Experts often refer to young children, toddlers through Kindergarten, as being “sponges” of information. One of the well-documented developmental gifts of young children is the rapidity of their language acquisition. In fact, new research shows that children as young as 6 months old have started some language acquisition in the form of sound recognition. What’s more, these kids can even distinguish between language sounds, and develop a kind of preference for their native language over others.
Researchers from the University of Washington have been developing an understanding of how small children from monolingual and bilingual homes differ in their language acquisition. Focusing on children from 6 months through 1-year-old, researchers placed the children in mini-EEG caps and monitored their brain function as they listened to and processed linguistic sounds. Of course, they’re too young, in most cases, to be producing language sounds of their own. At 6 months babies are able to distinguish language sounds, whether they are from the primary language spoken at home, or from another language. However, by 10 to 12 months, babies growing up in a monolingual home are distinguishing sounds only from the language that is spoken at home and disregard noises from other languages. This is a process that researchers dubbed, “neural commitment”, or the process by which children hardwire their brains to recognize their native language and dedicate language acquisition to only those sounds.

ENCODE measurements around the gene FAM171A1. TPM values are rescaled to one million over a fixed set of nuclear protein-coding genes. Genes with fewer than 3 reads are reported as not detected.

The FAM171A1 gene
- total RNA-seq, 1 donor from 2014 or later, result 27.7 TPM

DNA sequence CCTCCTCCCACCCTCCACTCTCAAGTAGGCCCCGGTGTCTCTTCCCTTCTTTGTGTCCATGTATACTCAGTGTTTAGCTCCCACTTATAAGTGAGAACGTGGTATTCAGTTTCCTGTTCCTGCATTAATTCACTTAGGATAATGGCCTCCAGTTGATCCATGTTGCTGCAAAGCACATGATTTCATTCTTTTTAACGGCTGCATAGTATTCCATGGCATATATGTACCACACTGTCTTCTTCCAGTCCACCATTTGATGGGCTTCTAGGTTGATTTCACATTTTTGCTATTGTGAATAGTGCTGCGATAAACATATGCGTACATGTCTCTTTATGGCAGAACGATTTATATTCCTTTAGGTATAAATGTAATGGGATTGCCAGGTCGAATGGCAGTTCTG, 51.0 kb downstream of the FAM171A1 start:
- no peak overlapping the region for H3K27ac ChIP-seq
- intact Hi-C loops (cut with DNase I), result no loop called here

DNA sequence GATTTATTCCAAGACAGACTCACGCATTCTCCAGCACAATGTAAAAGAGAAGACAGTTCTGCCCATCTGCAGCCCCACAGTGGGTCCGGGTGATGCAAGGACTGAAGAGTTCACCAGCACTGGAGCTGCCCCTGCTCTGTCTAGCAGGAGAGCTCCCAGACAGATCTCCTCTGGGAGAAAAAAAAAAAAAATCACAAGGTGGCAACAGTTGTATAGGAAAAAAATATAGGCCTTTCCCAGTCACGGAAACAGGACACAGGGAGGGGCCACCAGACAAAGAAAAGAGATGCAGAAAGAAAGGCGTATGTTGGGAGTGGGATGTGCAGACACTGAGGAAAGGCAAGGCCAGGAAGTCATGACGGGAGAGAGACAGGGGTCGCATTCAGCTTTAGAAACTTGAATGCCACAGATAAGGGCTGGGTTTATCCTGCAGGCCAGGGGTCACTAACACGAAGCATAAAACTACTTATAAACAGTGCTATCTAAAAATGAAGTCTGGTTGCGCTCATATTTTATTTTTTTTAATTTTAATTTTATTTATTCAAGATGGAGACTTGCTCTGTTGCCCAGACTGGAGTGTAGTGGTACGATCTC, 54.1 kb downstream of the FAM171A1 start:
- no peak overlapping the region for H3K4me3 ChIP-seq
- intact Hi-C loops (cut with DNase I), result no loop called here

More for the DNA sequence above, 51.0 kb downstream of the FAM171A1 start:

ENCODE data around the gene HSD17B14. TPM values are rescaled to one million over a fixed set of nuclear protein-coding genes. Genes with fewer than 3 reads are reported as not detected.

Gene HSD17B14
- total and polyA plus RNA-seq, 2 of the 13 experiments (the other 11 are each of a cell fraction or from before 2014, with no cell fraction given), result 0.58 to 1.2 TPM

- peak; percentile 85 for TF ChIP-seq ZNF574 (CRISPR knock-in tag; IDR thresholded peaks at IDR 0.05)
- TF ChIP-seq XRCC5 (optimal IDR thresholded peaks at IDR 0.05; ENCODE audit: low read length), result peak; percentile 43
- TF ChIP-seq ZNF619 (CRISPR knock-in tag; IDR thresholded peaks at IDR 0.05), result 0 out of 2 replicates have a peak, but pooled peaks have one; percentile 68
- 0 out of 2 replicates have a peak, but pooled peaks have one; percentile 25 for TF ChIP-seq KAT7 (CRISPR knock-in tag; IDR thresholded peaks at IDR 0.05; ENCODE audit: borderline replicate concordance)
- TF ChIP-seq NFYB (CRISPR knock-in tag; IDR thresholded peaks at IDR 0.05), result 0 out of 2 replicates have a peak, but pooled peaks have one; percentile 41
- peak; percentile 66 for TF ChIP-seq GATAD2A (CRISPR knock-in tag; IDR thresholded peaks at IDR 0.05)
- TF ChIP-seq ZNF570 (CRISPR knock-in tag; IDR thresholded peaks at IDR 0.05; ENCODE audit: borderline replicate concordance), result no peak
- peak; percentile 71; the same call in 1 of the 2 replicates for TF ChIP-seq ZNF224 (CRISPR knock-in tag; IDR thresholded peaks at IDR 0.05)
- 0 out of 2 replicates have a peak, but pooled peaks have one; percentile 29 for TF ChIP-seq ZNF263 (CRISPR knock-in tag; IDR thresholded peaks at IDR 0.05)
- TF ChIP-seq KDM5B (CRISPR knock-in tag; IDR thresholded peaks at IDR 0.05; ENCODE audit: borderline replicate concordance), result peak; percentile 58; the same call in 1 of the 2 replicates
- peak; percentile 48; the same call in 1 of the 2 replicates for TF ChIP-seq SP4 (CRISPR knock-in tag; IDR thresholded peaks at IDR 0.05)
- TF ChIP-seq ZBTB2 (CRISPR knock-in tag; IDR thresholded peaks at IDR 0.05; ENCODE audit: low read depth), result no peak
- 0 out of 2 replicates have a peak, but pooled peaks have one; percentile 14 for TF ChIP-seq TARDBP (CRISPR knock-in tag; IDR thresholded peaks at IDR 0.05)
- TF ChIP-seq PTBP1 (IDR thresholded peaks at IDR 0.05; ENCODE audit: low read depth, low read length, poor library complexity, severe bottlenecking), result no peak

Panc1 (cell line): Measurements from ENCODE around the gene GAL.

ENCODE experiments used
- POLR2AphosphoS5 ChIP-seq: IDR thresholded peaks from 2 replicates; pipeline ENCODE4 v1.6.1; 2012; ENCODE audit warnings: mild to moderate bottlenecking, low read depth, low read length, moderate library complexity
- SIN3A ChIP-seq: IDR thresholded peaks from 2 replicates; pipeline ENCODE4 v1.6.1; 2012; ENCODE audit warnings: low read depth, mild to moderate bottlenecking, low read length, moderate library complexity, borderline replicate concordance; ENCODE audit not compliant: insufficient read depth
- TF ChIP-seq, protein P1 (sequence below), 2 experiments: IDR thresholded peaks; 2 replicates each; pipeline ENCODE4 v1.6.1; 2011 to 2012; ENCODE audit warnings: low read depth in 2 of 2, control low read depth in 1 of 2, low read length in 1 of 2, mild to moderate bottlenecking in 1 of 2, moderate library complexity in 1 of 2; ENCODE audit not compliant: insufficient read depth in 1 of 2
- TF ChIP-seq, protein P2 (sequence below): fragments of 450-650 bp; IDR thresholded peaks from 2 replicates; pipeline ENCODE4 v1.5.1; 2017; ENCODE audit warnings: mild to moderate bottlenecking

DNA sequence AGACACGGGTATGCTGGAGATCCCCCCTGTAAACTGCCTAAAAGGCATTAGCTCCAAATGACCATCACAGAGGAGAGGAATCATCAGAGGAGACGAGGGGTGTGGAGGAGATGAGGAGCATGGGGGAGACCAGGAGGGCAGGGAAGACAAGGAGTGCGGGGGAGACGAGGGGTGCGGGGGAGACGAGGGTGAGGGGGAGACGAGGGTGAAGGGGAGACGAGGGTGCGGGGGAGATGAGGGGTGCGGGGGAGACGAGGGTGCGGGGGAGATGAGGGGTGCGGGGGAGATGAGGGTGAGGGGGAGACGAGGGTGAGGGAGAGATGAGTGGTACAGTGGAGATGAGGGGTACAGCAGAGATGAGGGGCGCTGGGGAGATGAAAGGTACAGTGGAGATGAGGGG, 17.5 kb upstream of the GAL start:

Bilingual babies, however, seem to be more open to a breadth of language sounds. Dr. Patricia Kuhl, one of the authors of the study, told The New York Times, “What the study demonstrates is that the variability in bilingual babies’ experience keeps them open. They do not show the perceptual narrowing as soon as monolingual babies do.” Additionally, Dr. Janet Werker, a psychology professor at the University of British Colombia, studies how children differentiate language and develop with language in utero. She found that children tend to gravitate toward the rhythms and cadence of the language that they hear in the womb, but are able to differentiate between language sounds, and to register that languages are different. In other words, children are able to recognize language sounds very early on, but tend to consolidate their efforts to a single language if there is only one language primarily being spoken. However, bilingual children will grow up differentiating between languages and able to stay more cognitively open and flexible in their language acquisition.
This shows that obsolete ideas of “language confusion” among small children where more than one language are being spoken are entirely false and that, in fact, bilingual homes do a great service to children in their early years to foster the development of language acquisition